on RS232....I might change my mind before I start constructing, who
knows. There are also a pair of DACs that can be used to provide
control voltages to other analog synth modules.
The module is rounded out by what will hopefully be
some useful random logic blocks. There are four Adders (really
more like a mini ALU) that can perform ADD, SUB,
A->OUT,XOR,AND,OR,0->OUT,1->OUT functions, and there are four
registers, which in combination with the Adders can be used to make
counters and what not. There are a pair of 2 to 4 decoders, and a
pair of And/Or/Xor gates.
A document of the
module can be found here
, it includes
schematic as well as the front panel. As of today, nothing has
fabricated and I am probably going to change a few things before I
start building. Hopefully
Most of the panel space is occupied by the 4 input,
4 wide AND-OR modules. There are 8 of them. Each of the 16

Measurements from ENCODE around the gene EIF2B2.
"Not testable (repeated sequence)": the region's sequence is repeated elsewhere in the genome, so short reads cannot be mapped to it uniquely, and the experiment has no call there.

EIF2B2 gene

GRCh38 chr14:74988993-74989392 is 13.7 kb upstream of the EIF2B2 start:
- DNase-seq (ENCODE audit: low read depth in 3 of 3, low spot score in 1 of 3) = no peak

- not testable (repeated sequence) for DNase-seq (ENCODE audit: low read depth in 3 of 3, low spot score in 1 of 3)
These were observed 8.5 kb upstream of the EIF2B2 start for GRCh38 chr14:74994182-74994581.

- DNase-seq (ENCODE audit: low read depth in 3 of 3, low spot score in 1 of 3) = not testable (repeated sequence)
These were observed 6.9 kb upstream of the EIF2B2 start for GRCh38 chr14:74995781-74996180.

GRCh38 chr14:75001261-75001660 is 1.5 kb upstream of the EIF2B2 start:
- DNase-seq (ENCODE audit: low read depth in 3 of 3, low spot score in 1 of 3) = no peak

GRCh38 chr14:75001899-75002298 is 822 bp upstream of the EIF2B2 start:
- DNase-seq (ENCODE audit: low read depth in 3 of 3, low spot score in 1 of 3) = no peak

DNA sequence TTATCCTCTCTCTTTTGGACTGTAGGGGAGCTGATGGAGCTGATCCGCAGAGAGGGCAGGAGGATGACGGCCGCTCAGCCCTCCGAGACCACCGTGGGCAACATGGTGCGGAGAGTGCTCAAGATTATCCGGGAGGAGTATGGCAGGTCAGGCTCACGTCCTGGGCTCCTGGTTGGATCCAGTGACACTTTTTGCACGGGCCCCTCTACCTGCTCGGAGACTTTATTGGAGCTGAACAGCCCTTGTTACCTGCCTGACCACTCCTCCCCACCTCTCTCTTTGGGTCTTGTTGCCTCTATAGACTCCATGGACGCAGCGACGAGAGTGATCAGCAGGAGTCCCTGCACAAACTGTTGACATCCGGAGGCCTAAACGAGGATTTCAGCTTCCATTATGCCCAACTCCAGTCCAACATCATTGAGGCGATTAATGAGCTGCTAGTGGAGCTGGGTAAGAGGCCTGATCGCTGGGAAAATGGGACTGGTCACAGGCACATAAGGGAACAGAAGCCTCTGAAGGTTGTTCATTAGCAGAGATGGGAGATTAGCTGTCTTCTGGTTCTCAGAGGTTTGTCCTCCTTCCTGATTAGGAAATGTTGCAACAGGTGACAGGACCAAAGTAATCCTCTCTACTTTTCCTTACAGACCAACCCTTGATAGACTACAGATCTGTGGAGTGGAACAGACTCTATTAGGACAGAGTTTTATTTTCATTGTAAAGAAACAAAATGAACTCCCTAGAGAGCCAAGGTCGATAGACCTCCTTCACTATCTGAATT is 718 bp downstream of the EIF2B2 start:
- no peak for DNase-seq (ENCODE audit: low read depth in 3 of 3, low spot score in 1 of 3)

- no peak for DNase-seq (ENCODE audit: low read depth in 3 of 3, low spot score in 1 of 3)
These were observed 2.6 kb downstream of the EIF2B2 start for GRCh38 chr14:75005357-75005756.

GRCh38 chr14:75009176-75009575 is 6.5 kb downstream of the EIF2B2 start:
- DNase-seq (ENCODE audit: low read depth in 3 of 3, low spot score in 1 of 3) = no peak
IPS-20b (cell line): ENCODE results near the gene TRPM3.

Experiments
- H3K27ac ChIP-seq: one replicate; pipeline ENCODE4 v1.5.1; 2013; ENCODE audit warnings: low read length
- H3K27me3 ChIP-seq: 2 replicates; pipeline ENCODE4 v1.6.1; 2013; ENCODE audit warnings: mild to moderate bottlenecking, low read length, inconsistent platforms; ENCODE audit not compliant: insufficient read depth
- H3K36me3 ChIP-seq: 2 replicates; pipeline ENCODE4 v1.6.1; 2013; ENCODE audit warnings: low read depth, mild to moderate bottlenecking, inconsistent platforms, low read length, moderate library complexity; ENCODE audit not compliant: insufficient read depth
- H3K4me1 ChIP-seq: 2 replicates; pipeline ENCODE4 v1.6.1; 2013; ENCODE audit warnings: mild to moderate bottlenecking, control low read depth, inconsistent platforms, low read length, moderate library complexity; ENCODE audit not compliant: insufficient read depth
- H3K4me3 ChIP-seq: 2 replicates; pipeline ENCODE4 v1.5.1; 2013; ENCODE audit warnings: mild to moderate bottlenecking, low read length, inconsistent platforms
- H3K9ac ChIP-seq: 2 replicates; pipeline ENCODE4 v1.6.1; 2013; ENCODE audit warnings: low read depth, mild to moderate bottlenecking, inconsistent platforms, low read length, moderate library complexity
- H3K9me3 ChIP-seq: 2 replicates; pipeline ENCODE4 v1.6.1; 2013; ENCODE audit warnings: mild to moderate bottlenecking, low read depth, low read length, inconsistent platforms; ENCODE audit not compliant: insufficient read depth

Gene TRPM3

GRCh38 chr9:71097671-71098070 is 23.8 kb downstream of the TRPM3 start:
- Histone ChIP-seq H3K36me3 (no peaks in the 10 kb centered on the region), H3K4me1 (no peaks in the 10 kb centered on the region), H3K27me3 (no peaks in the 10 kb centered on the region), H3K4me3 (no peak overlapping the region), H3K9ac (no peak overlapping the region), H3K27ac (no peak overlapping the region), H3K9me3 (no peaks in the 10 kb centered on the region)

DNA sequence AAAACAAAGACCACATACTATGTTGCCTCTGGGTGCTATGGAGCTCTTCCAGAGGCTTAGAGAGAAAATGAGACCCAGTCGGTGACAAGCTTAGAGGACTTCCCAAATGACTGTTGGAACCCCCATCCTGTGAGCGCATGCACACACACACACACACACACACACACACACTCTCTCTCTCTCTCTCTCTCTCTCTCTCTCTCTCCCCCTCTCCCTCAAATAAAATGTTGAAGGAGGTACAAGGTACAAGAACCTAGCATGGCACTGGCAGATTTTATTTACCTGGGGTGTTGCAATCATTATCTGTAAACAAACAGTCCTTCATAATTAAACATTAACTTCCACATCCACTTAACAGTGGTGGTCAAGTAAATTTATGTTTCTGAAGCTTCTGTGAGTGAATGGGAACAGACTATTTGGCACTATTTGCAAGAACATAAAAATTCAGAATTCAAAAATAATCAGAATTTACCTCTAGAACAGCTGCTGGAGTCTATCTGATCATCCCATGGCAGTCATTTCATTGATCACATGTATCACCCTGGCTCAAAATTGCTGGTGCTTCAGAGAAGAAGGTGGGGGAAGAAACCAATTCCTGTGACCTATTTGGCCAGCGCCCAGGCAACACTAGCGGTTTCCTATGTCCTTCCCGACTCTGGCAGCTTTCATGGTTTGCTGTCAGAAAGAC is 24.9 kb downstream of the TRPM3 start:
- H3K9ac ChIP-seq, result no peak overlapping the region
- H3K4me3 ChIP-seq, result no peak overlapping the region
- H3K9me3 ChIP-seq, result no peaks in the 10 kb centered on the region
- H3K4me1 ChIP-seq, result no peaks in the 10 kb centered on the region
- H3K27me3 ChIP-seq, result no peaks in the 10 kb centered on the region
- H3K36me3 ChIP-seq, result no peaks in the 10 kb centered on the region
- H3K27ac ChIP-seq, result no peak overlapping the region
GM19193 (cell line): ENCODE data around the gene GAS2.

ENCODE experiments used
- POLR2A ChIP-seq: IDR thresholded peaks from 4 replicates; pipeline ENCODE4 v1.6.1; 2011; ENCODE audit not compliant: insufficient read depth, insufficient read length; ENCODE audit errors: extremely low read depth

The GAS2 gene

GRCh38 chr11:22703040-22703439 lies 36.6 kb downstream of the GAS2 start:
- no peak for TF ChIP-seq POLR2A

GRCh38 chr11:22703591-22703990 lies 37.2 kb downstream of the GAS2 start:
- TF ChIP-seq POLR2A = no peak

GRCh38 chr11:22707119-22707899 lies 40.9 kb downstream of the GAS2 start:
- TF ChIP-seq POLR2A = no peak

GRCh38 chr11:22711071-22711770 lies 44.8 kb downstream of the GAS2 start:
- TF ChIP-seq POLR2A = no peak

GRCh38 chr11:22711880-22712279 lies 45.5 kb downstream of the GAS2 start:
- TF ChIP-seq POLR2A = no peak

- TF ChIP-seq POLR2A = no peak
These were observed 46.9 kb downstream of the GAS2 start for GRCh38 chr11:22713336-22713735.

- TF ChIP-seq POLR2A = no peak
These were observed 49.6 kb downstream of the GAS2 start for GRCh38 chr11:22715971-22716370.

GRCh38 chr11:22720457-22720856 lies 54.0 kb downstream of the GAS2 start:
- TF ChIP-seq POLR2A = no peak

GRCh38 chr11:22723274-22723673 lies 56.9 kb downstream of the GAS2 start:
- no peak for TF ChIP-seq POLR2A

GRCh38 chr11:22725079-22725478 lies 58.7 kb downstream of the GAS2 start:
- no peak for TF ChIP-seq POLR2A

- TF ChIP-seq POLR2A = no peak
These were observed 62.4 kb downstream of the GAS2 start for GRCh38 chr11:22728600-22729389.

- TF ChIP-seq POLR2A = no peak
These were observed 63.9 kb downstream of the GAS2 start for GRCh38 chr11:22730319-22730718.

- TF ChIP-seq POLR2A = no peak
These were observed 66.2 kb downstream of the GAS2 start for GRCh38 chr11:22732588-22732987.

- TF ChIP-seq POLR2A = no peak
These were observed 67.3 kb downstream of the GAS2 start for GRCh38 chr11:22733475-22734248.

inputs has a toggle switch associated with it. This toggle switch
determines if the input is inverted or non-inverted. While these
logic units are not very deep, when compared with a macro cell in say a
22V10, they should prove to be quite flexible.
The next submodule are the adders. These are 4
bit Adder/Subtractors. There is an input that controls whether
they add or subtract. There are also Carry In (CI) and Carry Out
(CO) jacks so that the adders can be cascaded. Adder/Subtractors
are used primarily to implement counters, using the Register Modules.
The Register submodule is a 4 bit D type flip-flop
register. It has a clock input (CLK) that is positive edge
triggered and a reset input (RST) which is active high and resets the
register to 0000.
There are a pair of JK flip flops that can be used
to extend the operation of sequencers. JK flip flops are the most
versitile. There is a switch on the K input to make that input
either Active High or Acitive Low. If it is Active low, you can
connect the J and K inputs together and make a D flip flop. If
you set the switch to active high, you get a T flip flop when you
connect the J and K inputs together.
Another module is an 8 bit A/D converter. It
has a voltage input, that can range from 0 to 5 volts, or there
abouts. There is a clock input ON the panel for the A/D
converter, but, that will be removed..(I found no way to do this